Luckily, the first enemy to hear her voice is the elusive, some would say nonexistent, Good Nazi; a young German man named Werner (Louis Hofmann) whose love for the radio dates back to his time in an orphanage, when he heard a man called The Professor share stories and scientific facts. Despite being outlawed by the Third Reich, Werner listened as often as he could, and now he hears a young woman speaking on the same frequency, sharing similar knowledge, at even greater peril. Werner — again, being the good apple among troops of genocidal ones — decides he must not only find this benevolent broadcaster, but also protect her, no matter the cost.
Using Werner and Marie as guideposts, “All the Light You Cannot See” dives back and forth through time, steadily divulging their upbringings — her with a lovely, soft-voiced father who works in Paris’ Museum of Natural History, and he in a German training camp for Hitler Youth, after being ripped from his loving sister’s arms. Peculiarly, incongruously, maddeningly (and unlike my understanding of the book), Knight and Levy try to paint their dual protagonists with equal integrity. She’s a natural student eager to make her magnanimous papa proud, and he’s, well, he’s a Nazi, but he didn’t want to be a Nazi and he doesn’t like being a Nazi and surely that’s enough to make up for whatever atrocities he went along with to survive while serving as a Nazi throughout World War II. (Their parallel tracks prove even more baffling in an ending so unearned it’s both a betrayal to one character and laughable to all.)
Making it all the easier to see Werner as not quite a real Nazi are the other capital-E Evil Nazis who surround him. There’s the cursing, screaming, let’s-stop-just-shy-of-calling-him-a-pedophile Nazi, who “examines” Werner to make sure he’s not secretly Jewish; there’s the Nazi General who threatens to kill a teenage Werner if he can’t fix his girlfriend’s radio (but isn’t really so bad because he pauses, ever so briefly, before letting the Bad Doctor commence his examination); and then there’s the Rogue Nazi, formally known as Sergeant Major Reinhold von Rumpel (played by Lars Eidinger, and yes, that’s the character’s actual name), who gets almost as much screen time as Werner and Marie, all for his laughable quest to find a mysterious diamond that he believes will cure his “very serious condition.” Daniel, in his role at the museum, hides the jewel before the Nazis can raid Paris, and now ol’ Rumpel Sickenstein needs to find it if he hopes to live longer than his fuhrer.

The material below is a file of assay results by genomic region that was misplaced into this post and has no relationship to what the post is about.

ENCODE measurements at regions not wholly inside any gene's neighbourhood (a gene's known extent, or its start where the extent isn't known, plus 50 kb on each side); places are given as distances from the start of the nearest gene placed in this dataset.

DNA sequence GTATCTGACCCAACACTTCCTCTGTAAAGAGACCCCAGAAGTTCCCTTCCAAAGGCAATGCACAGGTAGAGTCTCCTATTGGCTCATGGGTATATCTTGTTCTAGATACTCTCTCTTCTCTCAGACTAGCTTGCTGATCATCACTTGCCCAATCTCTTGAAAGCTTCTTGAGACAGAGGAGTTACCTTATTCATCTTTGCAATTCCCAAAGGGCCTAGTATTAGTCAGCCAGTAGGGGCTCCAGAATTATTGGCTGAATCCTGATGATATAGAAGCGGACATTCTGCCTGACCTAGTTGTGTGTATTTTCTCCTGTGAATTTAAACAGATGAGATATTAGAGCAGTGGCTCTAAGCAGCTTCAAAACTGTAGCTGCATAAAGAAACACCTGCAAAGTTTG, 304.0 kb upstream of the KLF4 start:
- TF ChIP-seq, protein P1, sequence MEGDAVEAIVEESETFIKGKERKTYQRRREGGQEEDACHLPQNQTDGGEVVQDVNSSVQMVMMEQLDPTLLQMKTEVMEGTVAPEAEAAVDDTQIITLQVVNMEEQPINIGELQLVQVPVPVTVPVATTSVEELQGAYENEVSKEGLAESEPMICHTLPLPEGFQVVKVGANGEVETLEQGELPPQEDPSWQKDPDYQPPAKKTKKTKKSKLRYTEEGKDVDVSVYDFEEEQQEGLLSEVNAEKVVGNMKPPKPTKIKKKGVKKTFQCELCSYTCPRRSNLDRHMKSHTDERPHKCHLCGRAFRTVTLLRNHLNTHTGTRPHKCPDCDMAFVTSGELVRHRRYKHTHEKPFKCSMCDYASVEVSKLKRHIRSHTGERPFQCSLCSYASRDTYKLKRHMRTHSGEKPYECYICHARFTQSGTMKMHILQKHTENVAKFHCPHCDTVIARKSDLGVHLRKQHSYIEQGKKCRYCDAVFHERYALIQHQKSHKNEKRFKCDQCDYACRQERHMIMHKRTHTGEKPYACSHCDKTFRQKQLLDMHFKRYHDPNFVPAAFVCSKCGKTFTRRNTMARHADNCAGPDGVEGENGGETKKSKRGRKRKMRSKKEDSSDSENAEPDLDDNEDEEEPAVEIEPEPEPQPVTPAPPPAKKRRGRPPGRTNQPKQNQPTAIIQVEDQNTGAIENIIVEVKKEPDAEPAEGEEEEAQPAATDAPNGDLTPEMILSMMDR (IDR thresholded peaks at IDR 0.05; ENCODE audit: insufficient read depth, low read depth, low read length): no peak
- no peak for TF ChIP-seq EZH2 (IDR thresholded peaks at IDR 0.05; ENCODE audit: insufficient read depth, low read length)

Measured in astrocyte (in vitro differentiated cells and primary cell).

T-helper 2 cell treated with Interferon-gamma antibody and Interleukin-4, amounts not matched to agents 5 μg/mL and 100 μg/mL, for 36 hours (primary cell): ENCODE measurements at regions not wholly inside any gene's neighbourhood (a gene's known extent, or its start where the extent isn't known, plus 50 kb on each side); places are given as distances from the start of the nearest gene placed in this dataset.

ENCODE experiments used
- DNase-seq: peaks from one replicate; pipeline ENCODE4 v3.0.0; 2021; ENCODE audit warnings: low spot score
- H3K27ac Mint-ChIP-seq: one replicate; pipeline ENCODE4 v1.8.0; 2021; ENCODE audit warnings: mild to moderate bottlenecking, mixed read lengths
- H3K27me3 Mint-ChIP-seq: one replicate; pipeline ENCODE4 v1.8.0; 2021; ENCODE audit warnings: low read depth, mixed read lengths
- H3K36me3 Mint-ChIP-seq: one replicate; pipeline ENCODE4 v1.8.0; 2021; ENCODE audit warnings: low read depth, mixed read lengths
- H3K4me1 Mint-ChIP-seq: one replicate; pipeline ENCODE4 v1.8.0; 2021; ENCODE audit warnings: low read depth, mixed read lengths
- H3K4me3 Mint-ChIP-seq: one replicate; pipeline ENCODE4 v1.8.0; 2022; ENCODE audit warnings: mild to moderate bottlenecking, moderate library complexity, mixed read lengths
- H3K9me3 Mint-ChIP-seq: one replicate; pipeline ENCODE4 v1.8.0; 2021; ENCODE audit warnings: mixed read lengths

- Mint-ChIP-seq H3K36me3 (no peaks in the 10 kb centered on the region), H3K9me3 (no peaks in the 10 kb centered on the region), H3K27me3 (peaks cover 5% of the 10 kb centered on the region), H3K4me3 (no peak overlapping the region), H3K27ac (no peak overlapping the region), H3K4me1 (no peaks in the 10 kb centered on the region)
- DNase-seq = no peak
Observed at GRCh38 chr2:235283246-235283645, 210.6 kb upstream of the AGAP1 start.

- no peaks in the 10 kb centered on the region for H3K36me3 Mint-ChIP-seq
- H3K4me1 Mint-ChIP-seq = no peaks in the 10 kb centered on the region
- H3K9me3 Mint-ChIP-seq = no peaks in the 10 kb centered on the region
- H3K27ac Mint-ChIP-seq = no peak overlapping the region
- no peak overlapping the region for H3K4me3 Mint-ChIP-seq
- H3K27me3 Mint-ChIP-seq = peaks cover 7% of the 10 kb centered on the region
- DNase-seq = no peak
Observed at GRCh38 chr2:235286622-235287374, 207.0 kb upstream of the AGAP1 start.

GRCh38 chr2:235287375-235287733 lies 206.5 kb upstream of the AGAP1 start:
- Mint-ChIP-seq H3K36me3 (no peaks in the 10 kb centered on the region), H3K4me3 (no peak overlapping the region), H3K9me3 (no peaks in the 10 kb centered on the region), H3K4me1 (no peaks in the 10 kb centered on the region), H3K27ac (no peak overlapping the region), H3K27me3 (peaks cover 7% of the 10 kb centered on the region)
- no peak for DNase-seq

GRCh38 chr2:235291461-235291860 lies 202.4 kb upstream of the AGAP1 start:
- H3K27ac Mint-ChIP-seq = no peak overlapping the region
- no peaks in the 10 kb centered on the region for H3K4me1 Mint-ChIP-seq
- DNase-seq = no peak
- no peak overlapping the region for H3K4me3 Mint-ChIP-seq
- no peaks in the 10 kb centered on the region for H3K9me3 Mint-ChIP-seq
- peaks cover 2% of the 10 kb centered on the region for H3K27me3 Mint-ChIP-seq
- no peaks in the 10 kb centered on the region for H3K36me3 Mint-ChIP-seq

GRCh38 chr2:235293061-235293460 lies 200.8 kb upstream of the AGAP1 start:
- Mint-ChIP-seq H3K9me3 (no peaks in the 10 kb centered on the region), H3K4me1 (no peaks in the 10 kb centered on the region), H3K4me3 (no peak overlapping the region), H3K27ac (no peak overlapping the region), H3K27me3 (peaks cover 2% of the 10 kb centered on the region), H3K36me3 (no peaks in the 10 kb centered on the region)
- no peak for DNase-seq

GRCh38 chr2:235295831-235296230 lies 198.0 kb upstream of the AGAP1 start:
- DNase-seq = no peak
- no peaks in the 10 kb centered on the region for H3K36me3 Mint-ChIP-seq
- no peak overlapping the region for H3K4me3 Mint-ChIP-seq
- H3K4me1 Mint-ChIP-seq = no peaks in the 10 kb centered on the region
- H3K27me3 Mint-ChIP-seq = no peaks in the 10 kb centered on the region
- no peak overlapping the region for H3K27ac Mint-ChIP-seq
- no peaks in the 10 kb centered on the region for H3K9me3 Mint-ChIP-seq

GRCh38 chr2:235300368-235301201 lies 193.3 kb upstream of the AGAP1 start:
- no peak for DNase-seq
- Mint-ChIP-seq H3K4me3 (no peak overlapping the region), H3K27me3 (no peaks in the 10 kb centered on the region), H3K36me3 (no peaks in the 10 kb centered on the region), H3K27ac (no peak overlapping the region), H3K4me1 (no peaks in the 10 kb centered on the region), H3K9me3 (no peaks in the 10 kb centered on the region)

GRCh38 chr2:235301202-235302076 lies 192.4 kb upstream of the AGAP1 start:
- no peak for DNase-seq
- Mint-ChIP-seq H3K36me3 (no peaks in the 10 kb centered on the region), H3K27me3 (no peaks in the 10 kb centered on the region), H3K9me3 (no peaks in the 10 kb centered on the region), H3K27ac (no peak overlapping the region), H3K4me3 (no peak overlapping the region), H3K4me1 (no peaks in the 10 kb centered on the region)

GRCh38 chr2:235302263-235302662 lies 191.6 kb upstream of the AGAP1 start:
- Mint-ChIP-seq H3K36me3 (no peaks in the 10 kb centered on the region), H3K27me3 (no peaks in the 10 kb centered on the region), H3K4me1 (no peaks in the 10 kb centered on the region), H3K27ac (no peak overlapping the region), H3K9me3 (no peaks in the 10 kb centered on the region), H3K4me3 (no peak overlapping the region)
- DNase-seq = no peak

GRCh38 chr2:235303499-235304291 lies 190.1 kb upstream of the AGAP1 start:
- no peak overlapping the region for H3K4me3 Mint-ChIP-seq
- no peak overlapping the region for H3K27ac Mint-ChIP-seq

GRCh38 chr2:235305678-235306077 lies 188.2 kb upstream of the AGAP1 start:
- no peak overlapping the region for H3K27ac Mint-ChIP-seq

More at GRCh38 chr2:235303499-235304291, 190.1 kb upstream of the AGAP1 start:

No matter your tolerance for clichéd characters, the cast — all using different accents, none attuned to their role’s nationality — do manage to smooth over some of the story’s bumpy spots. Loberti is graceful and affecting as Marie, embodying the lead’s righteous sense of purpose while allowing for a child’s (or any human’s, really) raw fear to creep in during grave moments. Ruffalo effortlessly channels David’s good dad vibes, the soft lilt in his voice never really sounding French, but serving his endearing character nonetheless. Hofmann isn’t to blame for Werner’s smooth-brained heroification, committing to the scared-yet-determined Nazi rebel as well as one could hope. And Hugh Laurie remains a treasure, excavating considerable pathos without giving up Etienne’s backbone.
For fans of period melodramas set between bombings and battles, “All the Light You Cannot See” will check the box. It’s speedy, tear-jerking, and handsome enough (capturing France via sunshiney days and candlelit nights, coastal vistas and piles of rubble). Still, applying any amount of scrutiny exposes the insincerity and contradictions within. There’s clearly a far better version waiting to be captured — that much can be gleaned whether you’ve read the book or not — but Netflix, Levy, and/or Knight just didn’t put in the effort to find it. Marie would, though. She’d work every corner of this story for the particulars, purpose, and perspective missing here. She is good. This isn’t.
“All the Light We Cannot See” premiered at the Toronto International Film Festival on Sunday, September 10. Netflix will release the limited series Thursday, November 2.